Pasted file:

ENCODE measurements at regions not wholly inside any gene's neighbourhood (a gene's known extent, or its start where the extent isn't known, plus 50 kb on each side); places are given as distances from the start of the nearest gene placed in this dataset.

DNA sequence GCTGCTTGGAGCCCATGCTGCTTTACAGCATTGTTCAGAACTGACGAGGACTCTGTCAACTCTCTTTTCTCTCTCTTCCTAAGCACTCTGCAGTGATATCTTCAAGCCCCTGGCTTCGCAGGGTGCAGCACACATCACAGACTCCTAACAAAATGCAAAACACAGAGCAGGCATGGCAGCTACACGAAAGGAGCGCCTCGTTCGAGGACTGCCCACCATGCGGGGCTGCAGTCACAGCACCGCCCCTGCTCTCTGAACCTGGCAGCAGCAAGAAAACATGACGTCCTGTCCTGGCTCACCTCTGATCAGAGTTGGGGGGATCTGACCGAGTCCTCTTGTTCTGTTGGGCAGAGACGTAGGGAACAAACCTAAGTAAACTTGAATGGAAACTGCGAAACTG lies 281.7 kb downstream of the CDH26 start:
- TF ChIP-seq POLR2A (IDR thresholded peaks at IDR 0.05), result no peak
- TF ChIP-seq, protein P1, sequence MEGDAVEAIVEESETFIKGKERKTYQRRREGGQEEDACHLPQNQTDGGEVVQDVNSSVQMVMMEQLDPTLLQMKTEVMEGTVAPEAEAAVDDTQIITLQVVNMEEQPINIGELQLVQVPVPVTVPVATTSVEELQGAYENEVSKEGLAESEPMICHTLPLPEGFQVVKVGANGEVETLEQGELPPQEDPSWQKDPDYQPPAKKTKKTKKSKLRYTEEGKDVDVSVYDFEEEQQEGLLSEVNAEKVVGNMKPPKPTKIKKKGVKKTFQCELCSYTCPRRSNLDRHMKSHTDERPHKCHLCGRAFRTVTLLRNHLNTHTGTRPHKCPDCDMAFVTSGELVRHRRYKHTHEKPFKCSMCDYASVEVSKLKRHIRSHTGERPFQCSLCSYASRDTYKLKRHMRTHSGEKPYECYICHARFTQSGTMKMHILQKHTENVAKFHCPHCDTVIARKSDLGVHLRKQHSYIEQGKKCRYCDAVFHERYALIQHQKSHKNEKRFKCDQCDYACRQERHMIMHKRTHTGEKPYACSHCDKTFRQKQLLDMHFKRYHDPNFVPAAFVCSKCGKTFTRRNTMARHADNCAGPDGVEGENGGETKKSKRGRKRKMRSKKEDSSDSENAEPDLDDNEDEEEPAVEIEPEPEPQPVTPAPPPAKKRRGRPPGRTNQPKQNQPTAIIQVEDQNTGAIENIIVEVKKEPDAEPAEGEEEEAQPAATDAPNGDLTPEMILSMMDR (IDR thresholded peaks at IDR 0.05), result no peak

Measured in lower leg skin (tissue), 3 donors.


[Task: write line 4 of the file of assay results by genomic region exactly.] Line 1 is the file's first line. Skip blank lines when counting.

- TF ChIP-seq, protein P1, sequence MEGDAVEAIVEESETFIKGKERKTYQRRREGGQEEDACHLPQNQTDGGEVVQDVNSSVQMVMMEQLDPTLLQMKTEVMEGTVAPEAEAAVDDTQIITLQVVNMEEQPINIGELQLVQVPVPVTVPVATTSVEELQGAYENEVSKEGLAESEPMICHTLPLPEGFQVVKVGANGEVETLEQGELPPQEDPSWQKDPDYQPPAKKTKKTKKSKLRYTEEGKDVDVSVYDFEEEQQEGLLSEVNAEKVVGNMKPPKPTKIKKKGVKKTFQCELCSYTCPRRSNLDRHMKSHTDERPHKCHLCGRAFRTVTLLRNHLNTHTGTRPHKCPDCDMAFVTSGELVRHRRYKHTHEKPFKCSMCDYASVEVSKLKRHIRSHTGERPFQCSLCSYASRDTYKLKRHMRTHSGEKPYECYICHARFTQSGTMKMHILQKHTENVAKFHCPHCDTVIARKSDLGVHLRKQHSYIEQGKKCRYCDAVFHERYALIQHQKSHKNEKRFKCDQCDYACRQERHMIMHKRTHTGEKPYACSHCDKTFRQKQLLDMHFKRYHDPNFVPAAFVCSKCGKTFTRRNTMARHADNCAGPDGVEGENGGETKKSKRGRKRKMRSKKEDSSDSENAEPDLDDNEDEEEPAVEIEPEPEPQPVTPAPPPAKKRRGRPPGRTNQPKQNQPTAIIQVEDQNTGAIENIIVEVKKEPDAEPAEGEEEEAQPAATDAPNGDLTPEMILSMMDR (IDR thresholded peaks at IDR 0.05), result no peak